Studying Fire

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The Fire Monitoring Program collects data before, during, and after prescribed burns or lightning-caused fires to characterize the effects of fire on vegetation and fuels. This information helps managers determine if burn objectives are met, and increases our understanding of fire's ecological role in these parks.

Two people sit on the ground looking at samples of soil.
2011 sampling of soil moisture in the area burned in the 2010 Navashak Lake East fire in Noatak National Preserve approximately one year before.


Scientific study of wildland fire is a cornerstone of fire management. In order to learn about fire’s effects on an ecosystem or assist managers in applying fire to a landscape to meet objectives, information must be gathered and processed. Gathering data about change over time, both pre- and post- fire gives managers valuable information about how ecosystems function.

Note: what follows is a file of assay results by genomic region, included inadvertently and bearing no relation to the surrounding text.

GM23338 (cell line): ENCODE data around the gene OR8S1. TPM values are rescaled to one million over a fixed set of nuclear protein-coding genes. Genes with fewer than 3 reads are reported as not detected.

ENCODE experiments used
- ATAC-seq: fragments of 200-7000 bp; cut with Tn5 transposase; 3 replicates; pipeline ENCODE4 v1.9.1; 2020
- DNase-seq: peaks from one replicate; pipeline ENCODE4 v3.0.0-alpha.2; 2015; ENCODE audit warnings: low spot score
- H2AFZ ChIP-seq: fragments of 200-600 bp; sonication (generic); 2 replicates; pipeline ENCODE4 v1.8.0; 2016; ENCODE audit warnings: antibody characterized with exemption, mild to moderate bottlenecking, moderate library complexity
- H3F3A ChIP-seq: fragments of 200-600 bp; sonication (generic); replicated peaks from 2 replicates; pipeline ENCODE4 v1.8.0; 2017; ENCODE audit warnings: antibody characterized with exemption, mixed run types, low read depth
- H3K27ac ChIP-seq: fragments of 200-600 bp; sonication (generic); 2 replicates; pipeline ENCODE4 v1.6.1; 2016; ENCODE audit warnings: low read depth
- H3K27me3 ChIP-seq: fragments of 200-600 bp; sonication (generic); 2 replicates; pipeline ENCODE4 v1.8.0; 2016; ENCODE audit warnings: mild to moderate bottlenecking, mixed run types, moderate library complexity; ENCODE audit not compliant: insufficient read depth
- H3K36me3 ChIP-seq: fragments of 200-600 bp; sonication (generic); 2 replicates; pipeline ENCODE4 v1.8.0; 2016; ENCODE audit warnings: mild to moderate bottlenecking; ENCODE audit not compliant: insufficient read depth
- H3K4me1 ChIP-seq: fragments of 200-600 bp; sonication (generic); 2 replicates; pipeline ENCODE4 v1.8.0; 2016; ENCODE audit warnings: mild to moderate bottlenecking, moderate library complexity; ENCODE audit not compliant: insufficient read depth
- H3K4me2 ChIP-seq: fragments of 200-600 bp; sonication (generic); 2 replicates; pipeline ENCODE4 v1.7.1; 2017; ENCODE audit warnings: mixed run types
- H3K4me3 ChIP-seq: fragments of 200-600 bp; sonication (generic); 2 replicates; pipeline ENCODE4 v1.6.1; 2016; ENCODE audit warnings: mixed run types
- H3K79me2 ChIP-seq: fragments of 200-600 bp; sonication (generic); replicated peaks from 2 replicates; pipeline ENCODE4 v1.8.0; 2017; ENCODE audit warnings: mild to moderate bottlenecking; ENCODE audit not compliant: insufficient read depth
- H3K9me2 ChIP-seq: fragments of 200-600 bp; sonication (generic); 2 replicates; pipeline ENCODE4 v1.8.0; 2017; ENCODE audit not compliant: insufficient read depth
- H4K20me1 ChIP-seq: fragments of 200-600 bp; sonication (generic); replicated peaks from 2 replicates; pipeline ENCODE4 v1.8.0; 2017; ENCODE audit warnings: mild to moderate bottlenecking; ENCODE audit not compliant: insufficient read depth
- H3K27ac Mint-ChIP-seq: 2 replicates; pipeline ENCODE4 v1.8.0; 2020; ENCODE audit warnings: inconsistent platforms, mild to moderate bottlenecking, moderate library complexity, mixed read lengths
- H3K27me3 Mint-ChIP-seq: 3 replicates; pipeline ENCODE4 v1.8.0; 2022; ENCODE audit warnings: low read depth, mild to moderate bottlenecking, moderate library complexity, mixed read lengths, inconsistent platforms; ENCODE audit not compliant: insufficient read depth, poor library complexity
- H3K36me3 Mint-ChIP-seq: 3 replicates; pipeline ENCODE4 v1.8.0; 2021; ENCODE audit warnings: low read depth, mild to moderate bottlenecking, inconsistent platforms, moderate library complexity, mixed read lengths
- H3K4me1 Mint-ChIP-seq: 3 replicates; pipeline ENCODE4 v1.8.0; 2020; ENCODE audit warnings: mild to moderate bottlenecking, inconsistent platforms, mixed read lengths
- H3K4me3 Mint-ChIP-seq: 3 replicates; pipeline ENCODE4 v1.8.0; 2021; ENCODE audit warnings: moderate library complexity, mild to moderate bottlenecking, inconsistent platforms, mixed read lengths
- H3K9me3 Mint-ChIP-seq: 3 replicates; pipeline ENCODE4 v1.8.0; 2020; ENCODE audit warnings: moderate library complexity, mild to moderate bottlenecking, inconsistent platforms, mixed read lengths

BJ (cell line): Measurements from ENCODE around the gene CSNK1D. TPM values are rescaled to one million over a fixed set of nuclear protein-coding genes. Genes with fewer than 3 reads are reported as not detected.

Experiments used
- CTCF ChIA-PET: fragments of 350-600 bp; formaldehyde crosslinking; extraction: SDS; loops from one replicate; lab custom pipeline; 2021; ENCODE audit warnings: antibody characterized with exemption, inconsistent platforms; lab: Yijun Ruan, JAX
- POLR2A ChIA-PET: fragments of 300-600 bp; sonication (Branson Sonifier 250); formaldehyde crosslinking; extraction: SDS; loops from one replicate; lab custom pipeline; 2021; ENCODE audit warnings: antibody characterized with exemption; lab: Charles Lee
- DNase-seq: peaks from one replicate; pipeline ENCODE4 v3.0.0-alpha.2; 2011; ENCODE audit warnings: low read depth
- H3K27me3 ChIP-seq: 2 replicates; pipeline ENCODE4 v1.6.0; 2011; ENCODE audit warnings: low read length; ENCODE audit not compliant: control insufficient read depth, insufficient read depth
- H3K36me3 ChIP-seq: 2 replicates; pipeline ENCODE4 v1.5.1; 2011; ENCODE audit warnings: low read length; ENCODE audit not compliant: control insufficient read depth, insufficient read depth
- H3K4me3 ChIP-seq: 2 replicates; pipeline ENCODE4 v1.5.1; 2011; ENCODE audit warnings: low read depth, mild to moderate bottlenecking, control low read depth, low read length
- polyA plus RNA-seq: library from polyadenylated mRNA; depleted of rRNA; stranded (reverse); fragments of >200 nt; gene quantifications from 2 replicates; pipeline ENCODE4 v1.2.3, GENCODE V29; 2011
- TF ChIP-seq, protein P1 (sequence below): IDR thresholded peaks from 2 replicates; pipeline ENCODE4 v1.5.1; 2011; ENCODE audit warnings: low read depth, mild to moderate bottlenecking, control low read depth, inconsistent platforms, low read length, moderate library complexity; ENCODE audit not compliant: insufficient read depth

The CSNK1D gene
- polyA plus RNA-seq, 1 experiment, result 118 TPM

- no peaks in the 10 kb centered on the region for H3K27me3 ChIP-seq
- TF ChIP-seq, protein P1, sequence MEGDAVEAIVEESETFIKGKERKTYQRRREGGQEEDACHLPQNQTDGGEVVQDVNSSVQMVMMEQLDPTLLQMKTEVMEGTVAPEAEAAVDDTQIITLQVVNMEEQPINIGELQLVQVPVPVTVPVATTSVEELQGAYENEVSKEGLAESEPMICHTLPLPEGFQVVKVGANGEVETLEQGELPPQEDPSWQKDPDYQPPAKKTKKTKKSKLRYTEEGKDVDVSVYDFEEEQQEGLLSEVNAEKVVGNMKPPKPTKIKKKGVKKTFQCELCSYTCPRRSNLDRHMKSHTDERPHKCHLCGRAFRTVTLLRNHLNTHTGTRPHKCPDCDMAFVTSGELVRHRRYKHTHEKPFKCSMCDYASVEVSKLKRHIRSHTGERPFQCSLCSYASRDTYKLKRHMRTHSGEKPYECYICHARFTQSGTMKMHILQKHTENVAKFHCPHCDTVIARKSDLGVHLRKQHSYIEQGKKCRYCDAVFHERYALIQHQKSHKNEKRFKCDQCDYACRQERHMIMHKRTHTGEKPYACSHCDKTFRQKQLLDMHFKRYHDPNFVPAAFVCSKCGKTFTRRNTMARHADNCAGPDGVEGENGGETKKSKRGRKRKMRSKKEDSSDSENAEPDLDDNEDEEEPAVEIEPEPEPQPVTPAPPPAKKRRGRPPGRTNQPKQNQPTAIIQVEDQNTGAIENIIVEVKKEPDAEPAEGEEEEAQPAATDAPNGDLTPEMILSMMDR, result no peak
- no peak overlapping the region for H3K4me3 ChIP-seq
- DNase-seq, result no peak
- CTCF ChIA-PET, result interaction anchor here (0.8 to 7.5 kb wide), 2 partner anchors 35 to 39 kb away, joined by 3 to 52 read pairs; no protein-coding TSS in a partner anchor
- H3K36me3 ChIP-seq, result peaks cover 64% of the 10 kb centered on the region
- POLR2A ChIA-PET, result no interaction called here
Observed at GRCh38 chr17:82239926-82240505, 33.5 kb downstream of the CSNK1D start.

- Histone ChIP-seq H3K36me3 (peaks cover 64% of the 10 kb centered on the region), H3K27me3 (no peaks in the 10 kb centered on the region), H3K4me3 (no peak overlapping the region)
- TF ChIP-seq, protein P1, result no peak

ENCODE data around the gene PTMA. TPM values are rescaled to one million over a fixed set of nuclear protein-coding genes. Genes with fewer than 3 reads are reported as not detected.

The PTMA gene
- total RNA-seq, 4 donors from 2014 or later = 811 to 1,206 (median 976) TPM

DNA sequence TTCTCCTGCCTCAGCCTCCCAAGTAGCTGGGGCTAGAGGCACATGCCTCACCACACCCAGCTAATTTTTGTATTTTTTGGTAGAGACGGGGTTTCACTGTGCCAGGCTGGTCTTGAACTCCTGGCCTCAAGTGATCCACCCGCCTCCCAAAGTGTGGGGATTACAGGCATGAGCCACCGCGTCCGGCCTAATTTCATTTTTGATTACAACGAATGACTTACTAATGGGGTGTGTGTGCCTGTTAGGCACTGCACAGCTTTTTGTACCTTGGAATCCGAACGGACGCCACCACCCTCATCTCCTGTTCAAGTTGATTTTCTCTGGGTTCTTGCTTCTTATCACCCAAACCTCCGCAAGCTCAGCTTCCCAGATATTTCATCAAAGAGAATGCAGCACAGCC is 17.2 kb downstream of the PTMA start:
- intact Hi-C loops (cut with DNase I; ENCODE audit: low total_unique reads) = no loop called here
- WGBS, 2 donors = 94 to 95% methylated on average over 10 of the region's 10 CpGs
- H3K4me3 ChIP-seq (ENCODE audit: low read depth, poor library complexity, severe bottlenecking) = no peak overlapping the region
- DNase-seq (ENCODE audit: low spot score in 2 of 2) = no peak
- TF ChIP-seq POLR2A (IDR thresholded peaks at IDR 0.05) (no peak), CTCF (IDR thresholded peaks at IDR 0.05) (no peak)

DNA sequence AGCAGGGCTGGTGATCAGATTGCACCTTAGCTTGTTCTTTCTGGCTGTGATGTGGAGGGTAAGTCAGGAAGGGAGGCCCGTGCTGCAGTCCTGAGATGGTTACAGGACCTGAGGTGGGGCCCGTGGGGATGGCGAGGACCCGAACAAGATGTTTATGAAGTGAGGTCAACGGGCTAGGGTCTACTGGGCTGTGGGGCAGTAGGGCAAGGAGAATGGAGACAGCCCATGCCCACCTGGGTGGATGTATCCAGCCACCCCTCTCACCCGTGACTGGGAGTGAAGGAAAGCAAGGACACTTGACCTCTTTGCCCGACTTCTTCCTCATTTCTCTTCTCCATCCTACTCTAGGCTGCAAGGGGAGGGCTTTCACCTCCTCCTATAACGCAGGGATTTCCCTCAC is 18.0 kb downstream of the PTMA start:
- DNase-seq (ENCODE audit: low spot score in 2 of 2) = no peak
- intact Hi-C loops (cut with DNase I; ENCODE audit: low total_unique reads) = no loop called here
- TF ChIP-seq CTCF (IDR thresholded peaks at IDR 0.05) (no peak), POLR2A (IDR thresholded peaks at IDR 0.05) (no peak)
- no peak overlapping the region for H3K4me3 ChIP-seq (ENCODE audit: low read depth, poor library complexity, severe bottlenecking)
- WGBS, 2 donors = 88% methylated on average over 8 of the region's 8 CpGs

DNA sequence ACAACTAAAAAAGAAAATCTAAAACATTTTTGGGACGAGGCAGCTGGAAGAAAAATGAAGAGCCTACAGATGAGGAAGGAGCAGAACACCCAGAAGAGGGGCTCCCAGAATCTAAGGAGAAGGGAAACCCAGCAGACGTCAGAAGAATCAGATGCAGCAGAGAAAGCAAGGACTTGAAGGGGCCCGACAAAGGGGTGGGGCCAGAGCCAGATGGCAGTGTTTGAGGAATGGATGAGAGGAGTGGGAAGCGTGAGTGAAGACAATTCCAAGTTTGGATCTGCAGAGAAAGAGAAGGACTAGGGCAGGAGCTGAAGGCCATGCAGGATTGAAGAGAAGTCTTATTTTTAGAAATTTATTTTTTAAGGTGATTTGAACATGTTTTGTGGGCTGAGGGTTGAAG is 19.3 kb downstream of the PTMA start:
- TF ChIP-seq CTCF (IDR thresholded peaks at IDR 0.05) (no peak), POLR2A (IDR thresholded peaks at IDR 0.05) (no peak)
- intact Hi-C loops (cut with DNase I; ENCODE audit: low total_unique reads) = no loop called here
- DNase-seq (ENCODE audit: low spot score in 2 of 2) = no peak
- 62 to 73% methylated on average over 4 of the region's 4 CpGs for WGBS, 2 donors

Ecologists, biologists, botanists, and even archeologists are among the many scientists who study fire.

Has a prescribed fire been successful in allowing native plants to thrive over non-native species? Has animal habitat improved as the result of a wildfire? These questions, and dozens of others, can be answered through scientific study over time, and observing and recording the changes on the landscape. Learn more…

The National Park Service has a strong fire science and ecology program seeks to understand when fires occurred in the past, how plants and animals in various environments respond and adapt to fire, and how fires and their effects may change in the future. Learn more…

Sometimes, scientists have a hand in helping the land to recover after a fire. Many areas in national parks recover from wildfire with no intervention. However, when a fire severely burns an area, rehabilitation of a burned area helps the land recover. Learn more…

Learning from the Parks


Last updated: January 22, 2020